I got in the band van yesterday morning, turned on my XM radio and was greeted with the sound of yours truly singing "Plant A Santa" off the CJB's "Uncorked" CD. It sounded pretty darn good. Many thanks to Lou Brutus at XM for dropping us into the holiday mix! Looks like the "Answer is Blowin' in the Jug" tour is off to a good start. Hope to see you at one of the shows!

Paul

Monday, December 5, 2005

Vote 'boogie' on 107.7 The Bone

It ain't exactly polka, and there are no accordions involved whatsoever, but a TDA side project is getting some airplay on Bay Area radio station 107.7 The Bone.

The Electric Boogie Dawgz song "Won't Stop Rockin'" is featured this week on The Bone's "Local Licks" show. You can hear song clips of several local bands online and vote for your favorites.

Why should you care? Well, the TDA rhythm section plays on the EBDz record, Sloppy, Fast & Loud. Bill had to drop out of the band due to a couple of other commitments, but I'm still playing boogie bass in between TDA gigs.

If you've got a minute to spare, it would be great if you could check out the tune and vote the straight boogie ticket. We'll be submitting TDA tunes to the Bone's local show in the near future, too ...

Fun Packs hit the Web

It's our best deal ever -- TDA Fun Packs available online for the first time! The TDA Fiscal Advisory Committee says Paul's lost his mind ...

Sunday, December 4, 2005

Accordion crime stumps Alaska cops

I read the very entertaining Accordion Crimes by E. Annie Proulx, but I never figured I'd read about an actual accordion crime.

This one's pretty mysterious: Cops in Kodiak, Alaska, found some dumped items in the woods after a string of break-ins, KTVA reports. Among the "electronics and other expensive products," they found a full-size accordion and a rather bizarre-sounding piece of art (a "wall hanging shaped like a miniature bar" with a "rowboat tied at a miniature dock and a tiny sign reading, 'You know you are too drunk when you can't fish.'")

The kicker? Nobody's reported either the squeezebox or the artwork missing. Sounds a little like that old joke where the accordionist is worried about leaving his instrument in the car because he's afraid the accordion will be stolen ...

Saturday, December 3, 2005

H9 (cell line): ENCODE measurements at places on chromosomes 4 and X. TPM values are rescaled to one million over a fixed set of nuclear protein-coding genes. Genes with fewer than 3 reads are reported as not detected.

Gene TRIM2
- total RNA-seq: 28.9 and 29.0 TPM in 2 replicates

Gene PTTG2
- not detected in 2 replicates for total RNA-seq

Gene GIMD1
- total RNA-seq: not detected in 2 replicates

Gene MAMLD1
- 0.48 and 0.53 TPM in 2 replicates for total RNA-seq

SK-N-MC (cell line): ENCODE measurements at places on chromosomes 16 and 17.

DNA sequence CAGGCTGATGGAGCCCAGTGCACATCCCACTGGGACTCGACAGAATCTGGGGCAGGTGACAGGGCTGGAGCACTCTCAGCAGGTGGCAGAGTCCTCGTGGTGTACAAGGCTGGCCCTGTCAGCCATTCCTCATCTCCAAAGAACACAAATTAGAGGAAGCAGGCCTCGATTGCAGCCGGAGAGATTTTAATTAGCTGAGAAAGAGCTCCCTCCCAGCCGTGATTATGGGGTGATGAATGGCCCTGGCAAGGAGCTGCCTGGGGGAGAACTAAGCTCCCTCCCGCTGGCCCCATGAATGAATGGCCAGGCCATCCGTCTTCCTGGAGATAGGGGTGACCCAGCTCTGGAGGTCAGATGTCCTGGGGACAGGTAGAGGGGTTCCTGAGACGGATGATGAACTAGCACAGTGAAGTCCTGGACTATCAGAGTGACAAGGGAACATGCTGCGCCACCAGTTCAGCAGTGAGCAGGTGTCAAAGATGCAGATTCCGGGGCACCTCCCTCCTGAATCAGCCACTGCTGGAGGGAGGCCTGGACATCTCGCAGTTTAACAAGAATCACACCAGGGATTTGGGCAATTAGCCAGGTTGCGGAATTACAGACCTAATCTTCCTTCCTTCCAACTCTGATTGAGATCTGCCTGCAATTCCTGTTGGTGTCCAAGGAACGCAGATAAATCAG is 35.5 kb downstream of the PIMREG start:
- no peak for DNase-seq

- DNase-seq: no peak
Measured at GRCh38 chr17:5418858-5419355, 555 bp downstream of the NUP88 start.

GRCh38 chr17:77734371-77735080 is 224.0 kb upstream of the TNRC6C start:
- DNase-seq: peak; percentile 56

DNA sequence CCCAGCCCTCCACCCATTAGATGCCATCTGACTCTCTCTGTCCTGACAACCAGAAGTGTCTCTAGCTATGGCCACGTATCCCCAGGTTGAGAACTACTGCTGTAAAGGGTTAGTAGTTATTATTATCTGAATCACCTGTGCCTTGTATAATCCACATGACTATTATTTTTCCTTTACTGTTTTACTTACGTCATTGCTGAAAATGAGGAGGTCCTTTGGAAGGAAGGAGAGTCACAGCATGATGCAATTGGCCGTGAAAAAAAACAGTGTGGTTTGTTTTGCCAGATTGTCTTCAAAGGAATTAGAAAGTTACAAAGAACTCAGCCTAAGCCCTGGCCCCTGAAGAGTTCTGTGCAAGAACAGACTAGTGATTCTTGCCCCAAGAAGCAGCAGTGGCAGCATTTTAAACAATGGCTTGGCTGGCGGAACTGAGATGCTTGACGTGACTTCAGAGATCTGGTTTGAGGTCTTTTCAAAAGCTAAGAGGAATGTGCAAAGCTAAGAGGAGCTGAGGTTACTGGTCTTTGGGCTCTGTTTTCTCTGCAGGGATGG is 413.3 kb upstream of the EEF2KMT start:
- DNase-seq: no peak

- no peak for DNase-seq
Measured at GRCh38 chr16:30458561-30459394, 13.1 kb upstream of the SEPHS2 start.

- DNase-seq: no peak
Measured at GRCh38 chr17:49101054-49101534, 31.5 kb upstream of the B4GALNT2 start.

Sing the joys of eggnog

When we played the Kentucky Bourbon Festival, we had a Sunday slot. Which meant -- you guessed it -- there was no bourbon. We had a great time anyway, and can't wait to go back.

Now, straight outta Kentucky and courtesy of Maker's Mark, here's a seasonal recipe that's sure to warm your heart.

Maker's Mark Bourbon Eggnog

1 Liter Maker's Mark
1 Quart milk
1 Quart heavy cream
2 Dozen eggs
1 1/2 Cups sugar
Nutmeg for garnish

Separate eggs and beat the yolks until creamy. Whip sugar into the yolks, then bat the whites until they stand in peaks, adding 1/2 cup of additional sugar if desired. Beat the yolks and Maker's Mark together and add the whites. Beat cream into a froth, then add milk and cream to the egg mixture. Add nutmeg to taste and garnish each cup with a dash of nutmeg for a dash of color. The recipe makes 2 1/2 gallons and is fun to give away in mason jars to those lucky folks on your shopping list!

Whip up a batch and uncork some holiday hits by the Christmas Jug Band.

P.S. The makers with the mark recommend the following safety precaution (as if salmonella can live through that bourbon blast): "Remember, make sure and use eggs which have been pasteurized if you can find them."

Friday, December 2, 2005

Hungry for nostalgia?

Now that you've eaten your way through those Thanksgiving leftovers, maybe it's time to restock the cupboard. If you're craving a little nostalgia, it's time to hit Hometown Favorites. The site's got several sections, including "the hard-to-find grocer," which knows that the quickest route to the brain's nostalgia center is through the stomach. Get out your credit card, and the site will connect you with soothing (and nutritious!) tastes from your past.